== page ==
Challenges In Database Theory And Practice
This paper focused on challenges in database theory and practice. Database management has undergone more than four decades of evolution producing vast range of research and extensive array of technology solutions. The database research community and software industry has responded to numerous challenges resulting from changes in user requirements. Most recent database challenges arise because there are now hundreds of millions of users and cloud databases need to use novel techniques for managing massive amounts of data, securing data, prevent data duplication while supporting migration to other databases. Challenges highlighted in database theory and practice in this paper are use of primary key and social security numbers, deadlock detection and management, dealing with missing data, data privacy and data auditability challenges. Also presented are ways of overcoming the challenges in database theory and practice.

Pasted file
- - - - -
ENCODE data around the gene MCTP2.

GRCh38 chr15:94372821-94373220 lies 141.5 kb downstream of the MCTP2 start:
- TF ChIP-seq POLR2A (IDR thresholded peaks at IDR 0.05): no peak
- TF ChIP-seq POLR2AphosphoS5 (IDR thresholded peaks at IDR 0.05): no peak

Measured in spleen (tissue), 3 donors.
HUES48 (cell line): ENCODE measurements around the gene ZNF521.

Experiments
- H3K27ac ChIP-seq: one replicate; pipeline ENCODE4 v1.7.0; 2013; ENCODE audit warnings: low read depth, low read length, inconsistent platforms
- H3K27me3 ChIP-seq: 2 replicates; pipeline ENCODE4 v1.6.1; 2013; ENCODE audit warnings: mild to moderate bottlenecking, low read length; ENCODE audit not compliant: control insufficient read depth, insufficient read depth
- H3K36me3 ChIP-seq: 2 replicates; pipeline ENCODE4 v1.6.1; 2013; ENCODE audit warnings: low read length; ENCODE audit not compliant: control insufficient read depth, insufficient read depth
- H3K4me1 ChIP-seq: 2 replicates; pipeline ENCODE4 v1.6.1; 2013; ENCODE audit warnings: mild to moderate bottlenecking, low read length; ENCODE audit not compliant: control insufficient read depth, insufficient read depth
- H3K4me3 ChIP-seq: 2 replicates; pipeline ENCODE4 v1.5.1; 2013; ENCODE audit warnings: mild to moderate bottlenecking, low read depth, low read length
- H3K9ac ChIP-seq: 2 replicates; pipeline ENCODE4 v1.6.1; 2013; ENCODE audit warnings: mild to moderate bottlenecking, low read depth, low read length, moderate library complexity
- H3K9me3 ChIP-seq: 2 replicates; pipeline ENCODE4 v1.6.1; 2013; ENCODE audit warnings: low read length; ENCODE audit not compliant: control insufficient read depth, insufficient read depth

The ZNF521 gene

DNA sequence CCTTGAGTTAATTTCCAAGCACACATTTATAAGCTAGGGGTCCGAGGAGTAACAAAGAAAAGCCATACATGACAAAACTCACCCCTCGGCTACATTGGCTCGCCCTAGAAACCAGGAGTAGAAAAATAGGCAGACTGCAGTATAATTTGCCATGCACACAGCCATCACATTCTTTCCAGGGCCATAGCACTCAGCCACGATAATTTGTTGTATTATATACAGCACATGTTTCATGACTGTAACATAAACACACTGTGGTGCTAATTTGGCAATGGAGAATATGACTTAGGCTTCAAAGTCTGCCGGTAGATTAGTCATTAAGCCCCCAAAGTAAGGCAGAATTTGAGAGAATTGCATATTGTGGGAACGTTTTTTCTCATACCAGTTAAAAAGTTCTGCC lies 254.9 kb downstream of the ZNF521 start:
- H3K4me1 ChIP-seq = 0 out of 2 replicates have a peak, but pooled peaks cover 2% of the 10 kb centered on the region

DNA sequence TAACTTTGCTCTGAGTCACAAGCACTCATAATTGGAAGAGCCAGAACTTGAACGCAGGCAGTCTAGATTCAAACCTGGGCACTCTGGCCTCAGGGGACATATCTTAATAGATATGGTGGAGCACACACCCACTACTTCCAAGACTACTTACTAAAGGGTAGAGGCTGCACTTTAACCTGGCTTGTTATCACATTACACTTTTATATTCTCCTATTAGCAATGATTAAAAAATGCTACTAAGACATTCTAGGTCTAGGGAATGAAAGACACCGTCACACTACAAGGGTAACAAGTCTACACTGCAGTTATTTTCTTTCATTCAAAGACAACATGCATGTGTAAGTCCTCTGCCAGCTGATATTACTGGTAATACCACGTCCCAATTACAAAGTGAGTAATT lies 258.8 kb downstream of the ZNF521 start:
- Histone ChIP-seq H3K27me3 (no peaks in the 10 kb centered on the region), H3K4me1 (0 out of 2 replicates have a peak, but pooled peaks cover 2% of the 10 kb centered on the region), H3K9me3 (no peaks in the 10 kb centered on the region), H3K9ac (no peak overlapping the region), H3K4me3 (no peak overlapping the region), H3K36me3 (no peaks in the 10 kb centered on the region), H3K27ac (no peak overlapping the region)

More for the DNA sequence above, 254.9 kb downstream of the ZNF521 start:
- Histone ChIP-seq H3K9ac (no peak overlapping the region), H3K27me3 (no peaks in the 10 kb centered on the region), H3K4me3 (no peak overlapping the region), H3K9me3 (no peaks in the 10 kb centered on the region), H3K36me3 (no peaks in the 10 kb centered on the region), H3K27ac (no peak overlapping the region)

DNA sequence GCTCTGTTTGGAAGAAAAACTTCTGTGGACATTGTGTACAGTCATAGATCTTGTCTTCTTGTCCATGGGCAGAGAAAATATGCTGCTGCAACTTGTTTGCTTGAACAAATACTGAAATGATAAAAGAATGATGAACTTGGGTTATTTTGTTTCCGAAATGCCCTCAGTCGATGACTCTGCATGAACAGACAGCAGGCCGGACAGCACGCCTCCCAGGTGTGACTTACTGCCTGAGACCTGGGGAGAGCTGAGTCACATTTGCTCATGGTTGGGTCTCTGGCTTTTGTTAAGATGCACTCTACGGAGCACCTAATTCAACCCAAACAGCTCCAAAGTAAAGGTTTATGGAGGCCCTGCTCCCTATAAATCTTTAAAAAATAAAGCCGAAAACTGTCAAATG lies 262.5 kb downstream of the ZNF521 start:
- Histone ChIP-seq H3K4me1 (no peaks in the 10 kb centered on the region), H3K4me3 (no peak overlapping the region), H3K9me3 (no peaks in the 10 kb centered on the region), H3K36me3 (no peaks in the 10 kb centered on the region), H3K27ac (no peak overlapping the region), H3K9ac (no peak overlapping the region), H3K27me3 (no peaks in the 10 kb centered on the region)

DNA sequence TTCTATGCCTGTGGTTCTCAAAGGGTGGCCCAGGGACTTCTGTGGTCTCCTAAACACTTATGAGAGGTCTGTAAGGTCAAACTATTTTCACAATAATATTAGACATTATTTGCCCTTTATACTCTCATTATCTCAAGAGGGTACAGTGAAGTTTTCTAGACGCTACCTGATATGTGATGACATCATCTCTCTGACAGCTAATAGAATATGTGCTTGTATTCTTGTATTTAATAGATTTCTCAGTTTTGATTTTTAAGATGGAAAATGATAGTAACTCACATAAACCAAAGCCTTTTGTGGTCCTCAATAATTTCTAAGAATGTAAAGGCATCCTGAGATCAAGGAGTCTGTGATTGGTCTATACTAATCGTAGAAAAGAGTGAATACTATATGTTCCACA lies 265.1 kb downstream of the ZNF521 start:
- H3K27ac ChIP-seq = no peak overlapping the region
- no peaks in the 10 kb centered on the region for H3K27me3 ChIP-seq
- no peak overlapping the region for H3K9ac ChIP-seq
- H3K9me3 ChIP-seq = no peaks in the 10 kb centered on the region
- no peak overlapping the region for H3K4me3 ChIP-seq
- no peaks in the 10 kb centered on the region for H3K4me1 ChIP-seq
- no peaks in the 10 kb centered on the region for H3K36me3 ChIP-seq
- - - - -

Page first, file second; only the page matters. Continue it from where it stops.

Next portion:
Keywords: Databases, Database Management System (DBMS), Primary Key, Online Transaction Processing (OLTP), Distributed Database Management System (DDBMS)
Databases, in particular relational databases, are a ubiquitous part of today’s computing environment. Database management systems support a wide variety of applications, from business to scientific and more recently various types of internet and electronic commerce applications. Database management systems (DBMS) are a core technology in most organizations today and run mission-critical applications that banks, hospitals, airlines, and most other types of organizations rely on for their day to day operation. Over the last three decades relational DBMS technology has proven to be highly adaptable and has evolved to accommodate new application requirements and the ever-increasing size and complexity of data (Pokorn, Snasel, and Richta, 2010).
But, there are challenges presented by this development. There are indications that some of the recently emerging data-intensive applications (e.g. internet searches) cannot be satisfactorily addressed using existing DBMS technology, and some experts argue that significant innovation is needed (a new database paradigm) to overcome the limitations of the current generation of database technology.